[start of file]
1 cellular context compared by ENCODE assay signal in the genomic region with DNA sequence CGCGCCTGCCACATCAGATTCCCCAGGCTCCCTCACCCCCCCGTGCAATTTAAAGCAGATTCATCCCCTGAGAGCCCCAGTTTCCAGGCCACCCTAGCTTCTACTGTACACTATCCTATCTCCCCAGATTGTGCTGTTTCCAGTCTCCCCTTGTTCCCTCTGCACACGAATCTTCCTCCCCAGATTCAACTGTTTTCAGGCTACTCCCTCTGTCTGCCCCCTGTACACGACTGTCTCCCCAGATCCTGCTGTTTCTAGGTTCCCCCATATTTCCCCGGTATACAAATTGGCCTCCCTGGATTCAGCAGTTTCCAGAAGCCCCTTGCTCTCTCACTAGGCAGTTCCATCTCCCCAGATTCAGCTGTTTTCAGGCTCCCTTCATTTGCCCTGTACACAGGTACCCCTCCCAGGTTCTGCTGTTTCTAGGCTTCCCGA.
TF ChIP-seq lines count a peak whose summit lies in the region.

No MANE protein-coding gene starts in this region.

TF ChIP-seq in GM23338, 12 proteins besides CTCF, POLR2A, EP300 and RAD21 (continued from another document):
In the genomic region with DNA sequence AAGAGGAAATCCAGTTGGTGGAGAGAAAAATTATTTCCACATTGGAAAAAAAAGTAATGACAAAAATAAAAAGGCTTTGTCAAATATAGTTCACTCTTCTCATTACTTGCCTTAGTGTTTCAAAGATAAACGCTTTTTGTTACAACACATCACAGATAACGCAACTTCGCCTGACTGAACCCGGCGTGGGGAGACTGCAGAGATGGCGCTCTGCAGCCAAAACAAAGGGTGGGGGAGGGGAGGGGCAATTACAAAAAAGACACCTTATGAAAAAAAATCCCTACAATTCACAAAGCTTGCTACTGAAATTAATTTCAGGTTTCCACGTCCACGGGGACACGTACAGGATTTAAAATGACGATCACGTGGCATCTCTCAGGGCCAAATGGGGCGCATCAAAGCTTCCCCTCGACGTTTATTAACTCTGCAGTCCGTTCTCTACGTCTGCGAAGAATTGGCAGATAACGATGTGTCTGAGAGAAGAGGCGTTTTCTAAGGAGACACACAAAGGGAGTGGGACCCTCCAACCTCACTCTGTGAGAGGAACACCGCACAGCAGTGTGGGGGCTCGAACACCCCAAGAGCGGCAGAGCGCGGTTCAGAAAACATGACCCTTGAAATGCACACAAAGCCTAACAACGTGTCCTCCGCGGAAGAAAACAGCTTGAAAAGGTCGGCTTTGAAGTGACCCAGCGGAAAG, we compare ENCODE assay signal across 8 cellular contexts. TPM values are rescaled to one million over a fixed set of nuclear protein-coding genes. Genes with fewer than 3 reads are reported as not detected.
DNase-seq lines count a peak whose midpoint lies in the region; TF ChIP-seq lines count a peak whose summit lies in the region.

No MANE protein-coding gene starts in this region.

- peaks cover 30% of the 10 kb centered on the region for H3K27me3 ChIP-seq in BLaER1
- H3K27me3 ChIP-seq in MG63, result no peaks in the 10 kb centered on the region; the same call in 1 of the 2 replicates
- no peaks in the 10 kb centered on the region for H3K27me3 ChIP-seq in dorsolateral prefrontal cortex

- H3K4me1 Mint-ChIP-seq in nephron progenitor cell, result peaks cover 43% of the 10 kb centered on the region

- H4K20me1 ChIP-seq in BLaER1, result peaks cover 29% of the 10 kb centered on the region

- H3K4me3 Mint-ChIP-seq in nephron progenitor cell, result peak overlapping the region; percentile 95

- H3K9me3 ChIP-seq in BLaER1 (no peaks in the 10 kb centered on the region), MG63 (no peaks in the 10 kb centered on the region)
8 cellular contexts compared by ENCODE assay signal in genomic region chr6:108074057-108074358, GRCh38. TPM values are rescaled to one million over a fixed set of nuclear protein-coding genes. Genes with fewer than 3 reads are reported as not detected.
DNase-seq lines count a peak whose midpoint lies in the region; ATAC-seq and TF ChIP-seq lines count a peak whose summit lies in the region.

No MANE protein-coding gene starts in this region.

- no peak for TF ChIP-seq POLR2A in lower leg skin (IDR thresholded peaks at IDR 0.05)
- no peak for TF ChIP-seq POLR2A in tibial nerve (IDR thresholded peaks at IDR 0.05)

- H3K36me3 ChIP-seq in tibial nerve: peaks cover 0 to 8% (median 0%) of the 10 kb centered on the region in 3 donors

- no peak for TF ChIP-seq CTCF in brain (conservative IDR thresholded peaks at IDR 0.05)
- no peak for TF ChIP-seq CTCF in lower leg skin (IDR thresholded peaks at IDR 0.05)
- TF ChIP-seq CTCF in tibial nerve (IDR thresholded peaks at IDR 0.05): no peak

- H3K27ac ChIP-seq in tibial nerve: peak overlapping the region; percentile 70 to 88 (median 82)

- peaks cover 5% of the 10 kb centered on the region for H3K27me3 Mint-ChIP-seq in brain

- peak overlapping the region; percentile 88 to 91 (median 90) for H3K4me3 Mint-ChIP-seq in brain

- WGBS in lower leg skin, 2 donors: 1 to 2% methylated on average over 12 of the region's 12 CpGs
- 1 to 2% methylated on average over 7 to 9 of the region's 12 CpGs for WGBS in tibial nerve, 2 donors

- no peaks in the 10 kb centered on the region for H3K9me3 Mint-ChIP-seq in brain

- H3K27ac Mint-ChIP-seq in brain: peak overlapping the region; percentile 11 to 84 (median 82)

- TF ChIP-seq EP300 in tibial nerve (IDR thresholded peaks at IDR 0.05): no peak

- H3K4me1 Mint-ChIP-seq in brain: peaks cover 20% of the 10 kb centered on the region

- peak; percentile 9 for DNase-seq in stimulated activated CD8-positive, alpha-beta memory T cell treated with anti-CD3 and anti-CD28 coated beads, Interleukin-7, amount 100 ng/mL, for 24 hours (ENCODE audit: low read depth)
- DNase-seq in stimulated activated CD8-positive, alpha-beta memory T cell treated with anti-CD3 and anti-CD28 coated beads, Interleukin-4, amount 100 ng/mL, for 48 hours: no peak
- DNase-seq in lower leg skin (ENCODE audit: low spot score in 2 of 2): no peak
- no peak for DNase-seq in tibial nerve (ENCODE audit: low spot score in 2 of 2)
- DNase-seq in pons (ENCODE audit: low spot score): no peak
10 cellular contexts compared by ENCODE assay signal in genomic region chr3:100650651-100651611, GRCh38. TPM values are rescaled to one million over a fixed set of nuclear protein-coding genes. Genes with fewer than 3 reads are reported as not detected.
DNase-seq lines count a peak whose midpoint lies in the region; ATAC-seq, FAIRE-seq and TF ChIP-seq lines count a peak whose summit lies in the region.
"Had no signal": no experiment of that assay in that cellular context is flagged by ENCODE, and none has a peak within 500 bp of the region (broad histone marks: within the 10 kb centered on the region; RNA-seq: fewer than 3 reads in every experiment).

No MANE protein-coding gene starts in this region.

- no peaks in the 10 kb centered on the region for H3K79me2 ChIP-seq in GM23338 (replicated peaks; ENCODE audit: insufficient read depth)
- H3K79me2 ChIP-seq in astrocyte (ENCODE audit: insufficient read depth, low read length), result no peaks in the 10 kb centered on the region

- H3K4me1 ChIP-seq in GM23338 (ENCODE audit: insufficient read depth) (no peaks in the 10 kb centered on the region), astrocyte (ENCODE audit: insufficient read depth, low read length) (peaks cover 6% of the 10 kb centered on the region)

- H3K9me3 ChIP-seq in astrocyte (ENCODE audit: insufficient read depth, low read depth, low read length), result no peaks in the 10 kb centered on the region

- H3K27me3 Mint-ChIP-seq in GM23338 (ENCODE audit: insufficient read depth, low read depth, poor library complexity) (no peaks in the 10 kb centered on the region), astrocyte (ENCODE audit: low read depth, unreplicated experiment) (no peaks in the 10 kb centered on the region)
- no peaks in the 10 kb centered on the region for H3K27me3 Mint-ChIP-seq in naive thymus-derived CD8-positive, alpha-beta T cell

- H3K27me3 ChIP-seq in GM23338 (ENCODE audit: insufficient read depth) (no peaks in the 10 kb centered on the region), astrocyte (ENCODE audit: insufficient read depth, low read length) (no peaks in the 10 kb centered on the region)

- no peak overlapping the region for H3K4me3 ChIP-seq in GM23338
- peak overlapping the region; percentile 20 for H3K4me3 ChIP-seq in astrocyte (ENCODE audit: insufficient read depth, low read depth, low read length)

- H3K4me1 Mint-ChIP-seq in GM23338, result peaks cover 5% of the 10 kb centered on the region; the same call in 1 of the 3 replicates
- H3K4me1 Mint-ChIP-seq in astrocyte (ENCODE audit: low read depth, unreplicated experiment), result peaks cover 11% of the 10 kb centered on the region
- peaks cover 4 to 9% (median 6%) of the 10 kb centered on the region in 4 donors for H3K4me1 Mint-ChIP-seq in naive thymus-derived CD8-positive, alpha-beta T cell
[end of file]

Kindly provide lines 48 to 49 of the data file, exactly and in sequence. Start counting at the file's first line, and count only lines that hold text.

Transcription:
- H3K27me3 ChIP-seq in GM23338 (ENCODE audit: insufficient read depth) (no peaks in the 10 kb centered on the region), astrocyte (ENCODE audit: insufficient read depth, low read length) (no peaks in the 10 kb centered on the region)

- no peak overlapping the region for H3K4me3 ChIP-seq in GM23338